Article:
Client Preferences in counselling for alcohol problems
Jillian Walls, Abertay University
Walls, J., McLeod, J., & McLeod, J. (2016). Client preferences in counselling for alcohol problems: A qualitative investigation. Counselling and Psychotherapy Research, 16(2), 109-118. doi: 10.1002/capr.12064
What to say about this research? I developed, like most counsellors, a keen interest in what clients wanted from counselling, what would work best for them and what would keep them attending counselling. This came about as I worked in an alcohol counselling service that had a high non-attendance rate—but from clients who, at assessment, had a strong desire to change their behaviours. My research and studies led me towards client preferences and expectations for counselling. To turn this into a study I interviewed five clients prior to commencement of counselling to ask a range of questions around what they felt they needed from counselling and their counsellor. These were all individuals who had serious, longstanding issues around their use of alcohol.
First off, from the interviews, came a strong sense that clients did have an idea of what would and would not help them, or an idea of both positive and negative preferences for the counselling process. Some of these were similar to each other but many were opposing, showing how individual preferences can be. There were several overarching themes that emerged from the research. One of the main themes was a sense that:
I am open to new possibilities
Each participant did have specific preferences for counselling but when presented with information on various activities that might happen in counselling, they were able to see how these could be of benefit to them and became more open to these new ideas. This demonstrated an expectation that the counsellor should be more active in presenting the various possibilities around techniques and approaches to clients so that they have a more informed basis to make decisions about the help they receive.
I have a sense of the type of relationship that will be most helpful to me
The participants in the study each highlighted the importance of their relationship with their counsellor to the success of counselling. Their ideas of what their counsellor should be like in terms of qualities was more implicit, but someone with whom they felt able to share their story, who would be active in pointing out their blind spots, and would help them to work towards goals. They were all clear that counselling should be a collaborative process. One of the most striking findings from the study was that participants were clear about what their relationship with the counsellor should not look like: they didn’t want to feel forced into something, or that the counsellor was pursuing their own agenda.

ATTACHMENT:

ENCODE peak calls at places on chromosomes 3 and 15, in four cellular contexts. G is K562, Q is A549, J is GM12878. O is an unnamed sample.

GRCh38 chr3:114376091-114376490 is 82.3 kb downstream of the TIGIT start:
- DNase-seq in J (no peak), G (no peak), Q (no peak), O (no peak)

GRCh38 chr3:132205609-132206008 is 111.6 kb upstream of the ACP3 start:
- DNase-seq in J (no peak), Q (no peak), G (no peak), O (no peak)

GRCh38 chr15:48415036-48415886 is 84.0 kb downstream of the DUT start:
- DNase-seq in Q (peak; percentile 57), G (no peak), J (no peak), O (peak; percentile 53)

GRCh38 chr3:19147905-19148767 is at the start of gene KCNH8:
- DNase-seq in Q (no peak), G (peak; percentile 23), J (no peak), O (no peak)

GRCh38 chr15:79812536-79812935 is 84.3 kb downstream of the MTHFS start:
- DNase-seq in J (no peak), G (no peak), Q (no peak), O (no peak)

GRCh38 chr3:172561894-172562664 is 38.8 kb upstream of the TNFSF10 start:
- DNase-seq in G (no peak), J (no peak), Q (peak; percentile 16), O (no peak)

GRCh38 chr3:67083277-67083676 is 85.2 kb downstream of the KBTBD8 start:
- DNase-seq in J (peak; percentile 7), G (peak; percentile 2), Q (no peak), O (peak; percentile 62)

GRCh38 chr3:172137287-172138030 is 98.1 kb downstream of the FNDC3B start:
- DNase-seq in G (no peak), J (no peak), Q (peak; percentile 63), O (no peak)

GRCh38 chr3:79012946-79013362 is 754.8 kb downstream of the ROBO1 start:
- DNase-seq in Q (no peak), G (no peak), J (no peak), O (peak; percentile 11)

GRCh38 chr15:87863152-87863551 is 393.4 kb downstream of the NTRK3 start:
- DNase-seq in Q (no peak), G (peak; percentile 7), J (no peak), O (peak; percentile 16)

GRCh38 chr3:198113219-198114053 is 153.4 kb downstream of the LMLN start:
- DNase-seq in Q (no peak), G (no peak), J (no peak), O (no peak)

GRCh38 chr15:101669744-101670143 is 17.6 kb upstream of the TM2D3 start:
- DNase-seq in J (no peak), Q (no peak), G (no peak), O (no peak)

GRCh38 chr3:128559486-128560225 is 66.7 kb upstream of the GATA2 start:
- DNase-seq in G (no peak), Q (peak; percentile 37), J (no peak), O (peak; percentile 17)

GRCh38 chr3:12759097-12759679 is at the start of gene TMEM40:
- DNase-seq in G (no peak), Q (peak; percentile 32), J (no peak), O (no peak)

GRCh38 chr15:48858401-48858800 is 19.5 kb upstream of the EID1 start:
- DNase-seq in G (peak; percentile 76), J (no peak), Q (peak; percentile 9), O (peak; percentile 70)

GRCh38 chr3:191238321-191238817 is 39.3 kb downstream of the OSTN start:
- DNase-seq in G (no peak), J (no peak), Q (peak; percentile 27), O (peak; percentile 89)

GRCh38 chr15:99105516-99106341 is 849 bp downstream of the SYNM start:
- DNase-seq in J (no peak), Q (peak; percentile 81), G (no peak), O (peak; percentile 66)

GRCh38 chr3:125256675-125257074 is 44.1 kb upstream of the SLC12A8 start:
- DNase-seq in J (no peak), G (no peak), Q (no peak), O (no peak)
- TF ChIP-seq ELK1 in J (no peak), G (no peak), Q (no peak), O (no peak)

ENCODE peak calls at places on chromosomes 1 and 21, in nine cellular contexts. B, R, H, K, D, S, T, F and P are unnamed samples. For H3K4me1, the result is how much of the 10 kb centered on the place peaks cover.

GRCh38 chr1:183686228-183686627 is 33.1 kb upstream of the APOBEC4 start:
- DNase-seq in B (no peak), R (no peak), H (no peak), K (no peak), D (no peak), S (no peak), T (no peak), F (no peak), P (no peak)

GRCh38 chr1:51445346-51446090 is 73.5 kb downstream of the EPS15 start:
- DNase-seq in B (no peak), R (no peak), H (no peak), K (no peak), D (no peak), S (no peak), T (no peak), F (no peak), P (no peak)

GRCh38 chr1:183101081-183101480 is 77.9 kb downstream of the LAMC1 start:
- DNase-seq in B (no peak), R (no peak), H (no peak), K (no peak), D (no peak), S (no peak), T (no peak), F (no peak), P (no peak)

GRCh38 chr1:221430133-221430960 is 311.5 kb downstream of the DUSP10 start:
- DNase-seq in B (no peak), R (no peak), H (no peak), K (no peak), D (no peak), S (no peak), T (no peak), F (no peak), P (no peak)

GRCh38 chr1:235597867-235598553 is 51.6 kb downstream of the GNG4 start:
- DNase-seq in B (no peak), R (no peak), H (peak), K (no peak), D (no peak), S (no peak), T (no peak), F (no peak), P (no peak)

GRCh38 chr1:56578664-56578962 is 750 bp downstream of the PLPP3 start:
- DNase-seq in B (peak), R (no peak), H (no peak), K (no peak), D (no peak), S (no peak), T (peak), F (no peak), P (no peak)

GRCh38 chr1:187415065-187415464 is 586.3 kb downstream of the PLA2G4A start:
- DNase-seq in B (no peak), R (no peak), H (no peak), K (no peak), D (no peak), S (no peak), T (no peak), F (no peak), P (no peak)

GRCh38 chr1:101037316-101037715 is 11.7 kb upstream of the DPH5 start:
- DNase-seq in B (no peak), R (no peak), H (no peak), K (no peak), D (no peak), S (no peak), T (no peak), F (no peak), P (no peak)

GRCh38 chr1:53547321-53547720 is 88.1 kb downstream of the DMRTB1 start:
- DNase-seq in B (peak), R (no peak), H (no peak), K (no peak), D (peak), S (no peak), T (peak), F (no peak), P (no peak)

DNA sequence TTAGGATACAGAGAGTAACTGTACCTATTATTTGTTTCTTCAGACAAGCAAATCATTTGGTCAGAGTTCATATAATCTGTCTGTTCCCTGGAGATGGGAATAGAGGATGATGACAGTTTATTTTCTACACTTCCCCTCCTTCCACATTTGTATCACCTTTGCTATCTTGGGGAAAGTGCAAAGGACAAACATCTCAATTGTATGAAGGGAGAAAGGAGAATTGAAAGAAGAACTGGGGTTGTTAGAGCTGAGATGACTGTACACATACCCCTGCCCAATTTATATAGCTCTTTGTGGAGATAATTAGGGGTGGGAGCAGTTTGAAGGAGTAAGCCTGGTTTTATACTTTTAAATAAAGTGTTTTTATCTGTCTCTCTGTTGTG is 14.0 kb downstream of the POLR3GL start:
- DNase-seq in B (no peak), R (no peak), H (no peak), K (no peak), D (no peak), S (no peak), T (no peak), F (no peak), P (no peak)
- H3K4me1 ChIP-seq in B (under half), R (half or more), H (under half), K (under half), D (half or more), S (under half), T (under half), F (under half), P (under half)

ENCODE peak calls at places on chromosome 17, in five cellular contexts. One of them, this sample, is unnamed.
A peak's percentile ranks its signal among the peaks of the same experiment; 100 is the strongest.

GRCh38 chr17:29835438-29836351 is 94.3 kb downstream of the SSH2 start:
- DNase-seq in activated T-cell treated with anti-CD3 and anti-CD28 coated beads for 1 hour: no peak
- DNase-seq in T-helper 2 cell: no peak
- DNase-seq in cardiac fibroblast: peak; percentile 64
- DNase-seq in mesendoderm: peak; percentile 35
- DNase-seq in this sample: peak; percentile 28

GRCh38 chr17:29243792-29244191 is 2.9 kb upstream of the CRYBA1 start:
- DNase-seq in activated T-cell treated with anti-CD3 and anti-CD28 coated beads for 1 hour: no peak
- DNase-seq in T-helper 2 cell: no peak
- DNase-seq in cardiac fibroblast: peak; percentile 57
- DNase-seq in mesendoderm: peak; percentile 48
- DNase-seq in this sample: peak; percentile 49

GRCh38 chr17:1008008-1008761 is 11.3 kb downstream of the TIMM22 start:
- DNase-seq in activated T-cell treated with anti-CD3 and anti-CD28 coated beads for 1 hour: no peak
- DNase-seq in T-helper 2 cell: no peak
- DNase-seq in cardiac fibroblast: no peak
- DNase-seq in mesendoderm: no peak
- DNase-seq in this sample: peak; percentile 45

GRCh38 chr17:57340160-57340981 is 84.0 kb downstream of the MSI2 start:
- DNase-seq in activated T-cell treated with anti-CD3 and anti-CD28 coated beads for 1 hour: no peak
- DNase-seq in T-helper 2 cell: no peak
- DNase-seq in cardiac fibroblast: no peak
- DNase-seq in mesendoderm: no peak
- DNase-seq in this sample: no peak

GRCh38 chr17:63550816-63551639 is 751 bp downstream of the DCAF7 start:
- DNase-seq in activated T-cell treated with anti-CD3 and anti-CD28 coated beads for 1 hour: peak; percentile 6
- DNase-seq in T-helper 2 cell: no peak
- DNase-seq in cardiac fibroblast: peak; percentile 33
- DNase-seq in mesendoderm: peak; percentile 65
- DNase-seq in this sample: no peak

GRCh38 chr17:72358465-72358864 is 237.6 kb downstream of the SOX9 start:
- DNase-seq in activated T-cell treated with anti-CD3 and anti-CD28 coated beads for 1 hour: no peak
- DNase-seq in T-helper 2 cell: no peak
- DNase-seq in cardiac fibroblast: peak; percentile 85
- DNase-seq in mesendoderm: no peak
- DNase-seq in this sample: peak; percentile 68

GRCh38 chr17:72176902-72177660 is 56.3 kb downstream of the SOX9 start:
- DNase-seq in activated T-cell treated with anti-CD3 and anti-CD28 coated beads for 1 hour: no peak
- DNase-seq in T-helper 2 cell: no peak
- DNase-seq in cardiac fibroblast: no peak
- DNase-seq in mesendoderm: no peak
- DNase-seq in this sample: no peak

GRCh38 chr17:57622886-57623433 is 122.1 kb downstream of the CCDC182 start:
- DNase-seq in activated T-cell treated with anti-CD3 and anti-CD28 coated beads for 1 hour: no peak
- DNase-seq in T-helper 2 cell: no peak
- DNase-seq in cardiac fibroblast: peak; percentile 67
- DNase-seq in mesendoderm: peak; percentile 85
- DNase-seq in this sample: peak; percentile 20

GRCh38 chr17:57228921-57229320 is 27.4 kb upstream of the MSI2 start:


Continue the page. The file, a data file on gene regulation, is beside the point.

I understand why some things are helpful for me and others are not
Due to the participants’ past experiences with their alcohol problems, they had a good grasp of not only what they needed from counselling now, and what they needed from a counsellor to help them get the best from the counselling experience, but also why these preferences were important to them. For example, several of them said that they were looking for ‘someone who helps me to tell my story’. When asked why and how this would be helpful for them, they talked about how, who they were as people, and what they had experienced in life and previous counselling, had shaped what they needed from counselling now.
I need to be honest
The final theme addressed clients’ own understanding that to get the most out of counselling, for the counsellor to be able to help them and for them to be able to recover from their alcohol problem, they would need to be honest and committed to change.
Finally, one of the important things I learned personally from this research—that has been really important for me as a counsellor—is how useful it can be to encourage clients to tell you about their preferences, and how much they have to say when given the space to do this. Ideally, I would liked to have taken this research forward in terms of looking at how it could be used to inform practice.